Policies on alcohol intake during pregnancy have no effect


While the dangers of drinking alcohol while pregnant are clear, putting them into policy doesn’t seem to have a discernable effect on child health. — AFP

Doctors have long warned women against drinking alcohol while pregnant.

“There is no known safe level of alcohol consumption during pregnancy,” according to one piece of advice.

Abstaining until after giving birth gives a baby a “better chance of healthy brain growth and development,” says another.

In some countries, such counsel has been incorporated into health policies.

But while the medical advice against prenatal drinking is solid, making related rules and advisories does not appear to reduce infant illness or injury, new research suggests.

Using an American database of private insurance claims, researchers from the University of California and Penn State College of Medicine in the United States found that “most pregnancy-specific alcohol policies were not associated with decreased odds of infant injuries or morbidities”.

The team analysed the claims, which took in over 1.4 million births, against nine “state-level pregnancy-specific” measures listed on the US National Institute on Alcohol Abuse and Alcoholism’s Alcohol Policy Information System.

This includes measures such as public health warnings about drinking during pregnancy and prioritising medical treatment of pregnant women with a history of alcohol abuse.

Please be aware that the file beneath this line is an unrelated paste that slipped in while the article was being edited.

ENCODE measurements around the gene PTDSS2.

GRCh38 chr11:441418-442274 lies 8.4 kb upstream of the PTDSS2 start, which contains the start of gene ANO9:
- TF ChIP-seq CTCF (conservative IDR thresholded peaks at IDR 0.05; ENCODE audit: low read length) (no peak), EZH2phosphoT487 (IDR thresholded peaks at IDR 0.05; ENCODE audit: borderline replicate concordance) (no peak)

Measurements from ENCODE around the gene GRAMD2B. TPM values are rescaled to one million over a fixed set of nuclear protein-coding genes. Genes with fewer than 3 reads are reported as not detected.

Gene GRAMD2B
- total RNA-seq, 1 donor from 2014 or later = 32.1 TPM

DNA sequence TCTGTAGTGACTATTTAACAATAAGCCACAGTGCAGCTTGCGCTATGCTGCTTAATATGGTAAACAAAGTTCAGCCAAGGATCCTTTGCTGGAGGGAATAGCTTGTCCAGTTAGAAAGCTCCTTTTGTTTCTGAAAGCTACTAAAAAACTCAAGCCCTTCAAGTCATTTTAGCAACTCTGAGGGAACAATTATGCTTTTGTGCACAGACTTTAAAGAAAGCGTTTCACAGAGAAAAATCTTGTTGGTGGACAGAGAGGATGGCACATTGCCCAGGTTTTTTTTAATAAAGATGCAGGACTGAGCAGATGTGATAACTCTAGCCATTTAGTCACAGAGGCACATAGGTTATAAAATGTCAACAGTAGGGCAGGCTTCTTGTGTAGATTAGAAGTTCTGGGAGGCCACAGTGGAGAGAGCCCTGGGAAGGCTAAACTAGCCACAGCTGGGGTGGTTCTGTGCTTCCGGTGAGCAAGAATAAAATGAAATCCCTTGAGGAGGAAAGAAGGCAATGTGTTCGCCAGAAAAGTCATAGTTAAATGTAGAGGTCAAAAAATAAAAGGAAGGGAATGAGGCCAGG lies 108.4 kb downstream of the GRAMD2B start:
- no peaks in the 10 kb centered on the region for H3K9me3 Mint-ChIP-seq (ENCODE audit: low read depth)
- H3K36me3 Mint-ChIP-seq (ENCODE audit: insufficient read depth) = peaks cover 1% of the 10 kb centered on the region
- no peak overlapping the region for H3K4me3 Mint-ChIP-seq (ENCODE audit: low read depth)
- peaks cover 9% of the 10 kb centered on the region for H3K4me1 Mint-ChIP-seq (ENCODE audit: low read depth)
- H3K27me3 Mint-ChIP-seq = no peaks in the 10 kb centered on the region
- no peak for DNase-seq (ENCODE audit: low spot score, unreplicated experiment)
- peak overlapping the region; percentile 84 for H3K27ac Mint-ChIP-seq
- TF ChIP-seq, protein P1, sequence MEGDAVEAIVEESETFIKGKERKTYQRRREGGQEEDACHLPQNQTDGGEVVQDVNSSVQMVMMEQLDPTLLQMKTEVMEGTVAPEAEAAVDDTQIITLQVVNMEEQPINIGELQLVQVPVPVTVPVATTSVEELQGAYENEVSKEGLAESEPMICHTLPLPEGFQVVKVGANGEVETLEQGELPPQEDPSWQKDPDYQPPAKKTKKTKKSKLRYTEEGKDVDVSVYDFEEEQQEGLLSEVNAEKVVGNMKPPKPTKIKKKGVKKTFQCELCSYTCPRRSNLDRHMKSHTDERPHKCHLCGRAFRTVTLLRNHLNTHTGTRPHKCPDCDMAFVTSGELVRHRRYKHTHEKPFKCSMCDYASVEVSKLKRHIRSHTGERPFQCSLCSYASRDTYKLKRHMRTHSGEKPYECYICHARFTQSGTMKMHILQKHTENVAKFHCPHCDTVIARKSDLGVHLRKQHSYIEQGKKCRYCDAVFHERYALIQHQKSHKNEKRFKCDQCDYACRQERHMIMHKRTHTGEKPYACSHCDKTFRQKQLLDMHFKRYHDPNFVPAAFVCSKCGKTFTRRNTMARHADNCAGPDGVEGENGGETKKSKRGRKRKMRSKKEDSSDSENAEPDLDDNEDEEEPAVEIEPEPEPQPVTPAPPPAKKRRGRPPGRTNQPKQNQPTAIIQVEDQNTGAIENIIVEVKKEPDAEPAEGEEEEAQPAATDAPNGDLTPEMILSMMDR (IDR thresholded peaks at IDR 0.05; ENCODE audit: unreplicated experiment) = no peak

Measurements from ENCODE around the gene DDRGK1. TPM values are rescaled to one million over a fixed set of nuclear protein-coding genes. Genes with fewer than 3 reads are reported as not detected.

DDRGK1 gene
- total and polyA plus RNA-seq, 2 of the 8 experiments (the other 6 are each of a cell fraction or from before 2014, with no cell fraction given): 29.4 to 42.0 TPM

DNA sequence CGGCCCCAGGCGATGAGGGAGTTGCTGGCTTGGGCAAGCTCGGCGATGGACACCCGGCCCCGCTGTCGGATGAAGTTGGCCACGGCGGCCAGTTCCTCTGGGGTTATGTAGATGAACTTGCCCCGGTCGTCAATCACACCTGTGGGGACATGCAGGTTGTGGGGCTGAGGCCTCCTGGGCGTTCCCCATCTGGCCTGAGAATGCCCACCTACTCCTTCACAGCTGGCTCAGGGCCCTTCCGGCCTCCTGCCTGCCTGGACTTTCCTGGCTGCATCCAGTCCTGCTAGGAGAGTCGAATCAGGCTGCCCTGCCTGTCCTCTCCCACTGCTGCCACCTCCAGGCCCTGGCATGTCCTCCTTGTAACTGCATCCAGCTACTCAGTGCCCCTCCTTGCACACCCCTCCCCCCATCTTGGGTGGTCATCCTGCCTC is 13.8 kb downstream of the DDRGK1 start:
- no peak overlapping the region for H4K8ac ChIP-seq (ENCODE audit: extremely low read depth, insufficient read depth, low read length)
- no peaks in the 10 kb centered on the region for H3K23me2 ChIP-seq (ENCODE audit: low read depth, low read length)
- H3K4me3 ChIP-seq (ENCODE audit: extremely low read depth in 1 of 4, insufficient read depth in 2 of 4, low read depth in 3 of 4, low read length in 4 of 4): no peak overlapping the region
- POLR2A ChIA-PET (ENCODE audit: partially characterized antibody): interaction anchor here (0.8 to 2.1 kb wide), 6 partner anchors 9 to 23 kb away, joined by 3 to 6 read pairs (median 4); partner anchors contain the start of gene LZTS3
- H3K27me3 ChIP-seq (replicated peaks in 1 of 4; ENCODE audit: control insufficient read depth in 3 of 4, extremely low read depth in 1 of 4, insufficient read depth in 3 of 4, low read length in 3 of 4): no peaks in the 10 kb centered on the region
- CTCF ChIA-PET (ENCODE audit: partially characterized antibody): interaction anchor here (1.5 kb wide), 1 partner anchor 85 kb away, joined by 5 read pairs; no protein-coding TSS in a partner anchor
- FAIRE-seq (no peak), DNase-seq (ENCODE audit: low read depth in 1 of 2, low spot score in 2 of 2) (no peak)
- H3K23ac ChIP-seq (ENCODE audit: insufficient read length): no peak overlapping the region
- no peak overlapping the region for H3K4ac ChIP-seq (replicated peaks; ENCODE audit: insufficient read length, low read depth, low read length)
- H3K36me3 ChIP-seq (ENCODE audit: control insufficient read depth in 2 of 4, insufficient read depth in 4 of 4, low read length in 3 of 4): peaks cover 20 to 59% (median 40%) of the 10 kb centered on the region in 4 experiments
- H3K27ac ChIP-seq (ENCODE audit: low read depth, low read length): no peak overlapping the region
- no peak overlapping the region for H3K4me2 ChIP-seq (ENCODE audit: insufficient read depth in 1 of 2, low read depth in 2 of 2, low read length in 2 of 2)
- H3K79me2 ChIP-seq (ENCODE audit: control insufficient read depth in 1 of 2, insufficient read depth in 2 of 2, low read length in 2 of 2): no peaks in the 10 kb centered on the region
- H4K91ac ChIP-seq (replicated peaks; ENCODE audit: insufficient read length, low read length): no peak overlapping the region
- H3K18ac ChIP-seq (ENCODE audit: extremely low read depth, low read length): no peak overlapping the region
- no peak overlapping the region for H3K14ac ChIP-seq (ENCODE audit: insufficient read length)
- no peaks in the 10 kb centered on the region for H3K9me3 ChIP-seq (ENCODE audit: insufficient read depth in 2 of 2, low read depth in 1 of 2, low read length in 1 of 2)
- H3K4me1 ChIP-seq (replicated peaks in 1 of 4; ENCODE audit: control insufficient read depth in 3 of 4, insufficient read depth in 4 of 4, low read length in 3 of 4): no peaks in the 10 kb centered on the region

The researchers noted that while earlier work on the matter found “associations of pregnancy-specific alcohol policies with increased low birth weight and preterm birth”, at the same time “associations with other infant outcomes” had remained unknown.

The team, whose work was funded by the US National Institute on Alcohol Abuse and Alcoholism and was published by the American Medical Association’s JAMA journal, concluded that “policymakers should not assume that pregnancy-specific alcohol policies improve infant health”.

They added that studies of the effect of pregnancy-related narcotics policies pointed to similar conclusions. – dpa

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Pregnancy , child health , alcohol abuse


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